Q: Consider a random finite rooted binary tree. Any given leaf can
be reached by a unique shortest sequence of steps from the root. Suppose
we pick a leaf uniformly at random, but then take only the first
`k` of these steps from the root. We might reach the leaf we
first thought of (maybe in fewer than `k` steps), or we might
reach a node that's a parent of that leaf. Define:

- the
**uniqueness probability**= the probability that we reach the leaf we first thought of; - the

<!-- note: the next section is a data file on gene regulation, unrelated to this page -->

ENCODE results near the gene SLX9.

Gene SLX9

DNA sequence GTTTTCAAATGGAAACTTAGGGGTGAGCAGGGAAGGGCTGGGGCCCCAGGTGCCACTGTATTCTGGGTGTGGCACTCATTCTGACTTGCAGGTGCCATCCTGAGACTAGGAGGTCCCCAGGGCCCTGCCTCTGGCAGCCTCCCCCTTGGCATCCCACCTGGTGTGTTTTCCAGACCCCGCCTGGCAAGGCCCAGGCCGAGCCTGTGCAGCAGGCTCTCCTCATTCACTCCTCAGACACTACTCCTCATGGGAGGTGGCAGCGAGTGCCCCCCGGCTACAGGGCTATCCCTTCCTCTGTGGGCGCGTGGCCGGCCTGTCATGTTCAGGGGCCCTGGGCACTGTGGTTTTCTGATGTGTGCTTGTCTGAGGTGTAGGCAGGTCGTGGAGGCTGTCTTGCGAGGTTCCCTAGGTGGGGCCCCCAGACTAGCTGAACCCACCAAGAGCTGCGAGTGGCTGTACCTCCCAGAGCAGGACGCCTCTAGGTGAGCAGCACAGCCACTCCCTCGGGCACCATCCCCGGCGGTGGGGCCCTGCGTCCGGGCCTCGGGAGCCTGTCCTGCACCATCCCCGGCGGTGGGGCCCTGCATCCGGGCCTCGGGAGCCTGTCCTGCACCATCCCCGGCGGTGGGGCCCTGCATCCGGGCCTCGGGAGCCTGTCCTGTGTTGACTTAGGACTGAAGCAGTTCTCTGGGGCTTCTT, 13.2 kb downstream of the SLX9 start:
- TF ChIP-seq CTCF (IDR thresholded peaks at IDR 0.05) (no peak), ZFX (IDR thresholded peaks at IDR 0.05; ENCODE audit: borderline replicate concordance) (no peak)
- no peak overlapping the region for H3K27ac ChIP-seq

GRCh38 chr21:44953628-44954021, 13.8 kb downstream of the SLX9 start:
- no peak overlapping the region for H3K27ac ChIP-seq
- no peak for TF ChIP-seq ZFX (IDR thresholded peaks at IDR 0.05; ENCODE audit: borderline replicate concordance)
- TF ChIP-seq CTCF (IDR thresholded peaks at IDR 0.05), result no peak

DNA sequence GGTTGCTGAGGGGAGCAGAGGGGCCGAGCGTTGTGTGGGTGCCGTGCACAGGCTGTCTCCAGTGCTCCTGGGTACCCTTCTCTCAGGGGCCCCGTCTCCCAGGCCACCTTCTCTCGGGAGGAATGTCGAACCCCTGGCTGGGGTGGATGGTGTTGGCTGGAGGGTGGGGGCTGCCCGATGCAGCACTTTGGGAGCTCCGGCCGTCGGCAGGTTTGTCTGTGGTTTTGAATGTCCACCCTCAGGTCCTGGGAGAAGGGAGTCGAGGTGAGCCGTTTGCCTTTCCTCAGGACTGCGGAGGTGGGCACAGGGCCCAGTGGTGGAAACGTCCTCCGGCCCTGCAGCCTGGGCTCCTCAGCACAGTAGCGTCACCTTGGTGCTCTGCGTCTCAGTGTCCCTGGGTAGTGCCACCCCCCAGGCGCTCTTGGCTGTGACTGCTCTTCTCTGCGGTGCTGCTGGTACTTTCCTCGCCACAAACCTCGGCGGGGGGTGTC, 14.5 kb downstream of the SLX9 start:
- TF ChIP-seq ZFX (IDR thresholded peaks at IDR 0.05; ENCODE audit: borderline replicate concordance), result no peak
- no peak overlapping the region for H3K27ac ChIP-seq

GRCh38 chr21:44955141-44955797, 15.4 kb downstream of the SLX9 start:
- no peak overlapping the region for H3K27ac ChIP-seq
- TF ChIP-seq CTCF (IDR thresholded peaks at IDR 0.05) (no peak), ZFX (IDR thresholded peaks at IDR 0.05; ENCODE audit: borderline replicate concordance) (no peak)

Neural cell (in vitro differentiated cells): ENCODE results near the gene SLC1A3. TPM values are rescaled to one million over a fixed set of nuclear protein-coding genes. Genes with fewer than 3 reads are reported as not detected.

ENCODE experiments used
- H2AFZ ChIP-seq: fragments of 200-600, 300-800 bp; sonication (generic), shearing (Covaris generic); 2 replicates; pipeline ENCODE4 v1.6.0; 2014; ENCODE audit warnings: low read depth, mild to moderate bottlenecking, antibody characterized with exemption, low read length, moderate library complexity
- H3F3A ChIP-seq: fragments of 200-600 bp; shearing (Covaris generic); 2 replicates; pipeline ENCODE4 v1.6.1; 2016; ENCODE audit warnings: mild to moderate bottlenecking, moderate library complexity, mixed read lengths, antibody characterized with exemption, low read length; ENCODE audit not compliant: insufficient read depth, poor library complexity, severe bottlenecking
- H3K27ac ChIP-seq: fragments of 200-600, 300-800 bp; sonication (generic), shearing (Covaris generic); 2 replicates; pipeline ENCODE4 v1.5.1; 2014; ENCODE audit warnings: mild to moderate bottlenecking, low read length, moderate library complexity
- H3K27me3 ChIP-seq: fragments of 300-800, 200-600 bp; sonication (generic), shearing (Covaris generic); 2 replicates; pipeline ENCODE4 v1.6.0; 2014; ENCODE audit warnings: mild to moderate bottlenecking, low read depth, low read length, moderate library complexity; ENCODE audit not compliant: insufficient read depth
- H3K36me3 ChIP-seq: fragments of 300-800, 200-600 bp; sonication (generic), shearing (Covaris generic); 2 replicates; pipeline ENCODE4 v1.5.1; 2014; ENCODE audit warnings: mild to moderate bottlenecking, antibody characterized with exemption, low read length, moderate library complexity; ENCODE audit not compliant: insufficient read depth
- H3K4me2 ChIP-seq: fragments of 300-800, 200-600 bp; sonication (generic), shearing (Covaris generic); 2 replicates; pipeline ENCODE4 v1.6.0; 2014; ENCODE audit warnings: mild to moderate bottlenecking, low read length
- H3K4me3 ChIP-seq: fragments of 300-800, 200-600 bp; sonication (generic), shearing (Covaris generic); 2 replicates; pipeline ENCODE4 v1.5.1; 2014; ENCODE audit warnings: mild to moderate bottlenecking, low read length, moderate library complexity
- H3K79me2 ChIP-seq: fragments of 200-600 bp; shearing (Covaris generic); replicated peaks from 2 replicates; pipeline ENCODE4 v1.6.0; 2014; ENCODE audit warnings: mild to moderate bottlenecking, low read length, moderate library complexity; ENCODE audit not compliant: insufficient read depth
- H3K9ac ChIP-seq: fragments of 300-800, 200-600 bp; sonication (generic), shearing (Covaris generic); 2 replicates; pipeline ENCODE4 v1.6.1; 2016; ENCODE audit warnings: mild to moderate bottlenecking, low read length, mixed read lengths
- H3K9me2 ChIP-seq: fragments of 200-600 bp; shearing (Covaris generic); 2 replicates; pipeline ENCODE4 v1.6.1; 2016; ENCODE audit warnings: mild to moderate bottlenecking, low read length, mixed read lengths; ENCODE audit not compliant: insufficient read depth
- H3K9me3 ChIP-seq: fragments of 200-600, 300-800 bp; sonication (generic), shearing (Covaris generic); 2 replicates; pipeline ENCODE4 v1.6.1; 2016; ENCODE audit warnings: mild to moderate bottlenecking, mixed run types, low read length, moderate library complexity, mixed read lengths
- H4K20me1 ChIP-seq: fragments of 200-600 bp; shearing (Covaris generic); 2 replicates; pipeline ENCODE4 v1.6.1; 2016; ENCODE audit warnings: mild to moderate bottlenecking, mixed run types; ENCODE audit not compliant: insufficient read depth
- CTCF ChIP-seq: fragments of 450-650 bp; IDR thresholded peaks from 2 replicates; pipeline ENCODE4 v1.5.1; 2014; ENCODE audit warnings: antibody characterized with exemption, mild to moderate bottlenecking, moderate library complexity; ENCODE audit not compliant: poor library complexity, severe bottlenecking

**resolution**= the reciprocal of the expected number of leaves that are children of the node we reach.

How do these values vary with `k`, for a large tree?
Do the functions approach each other for large `k`? Do we
need to be more specific about what a "random" tree is?

This puzzle was inspired by a discussion of the resolution of my TORUS tune-indexing system, which includes graphs of these functions for the system's database tree.

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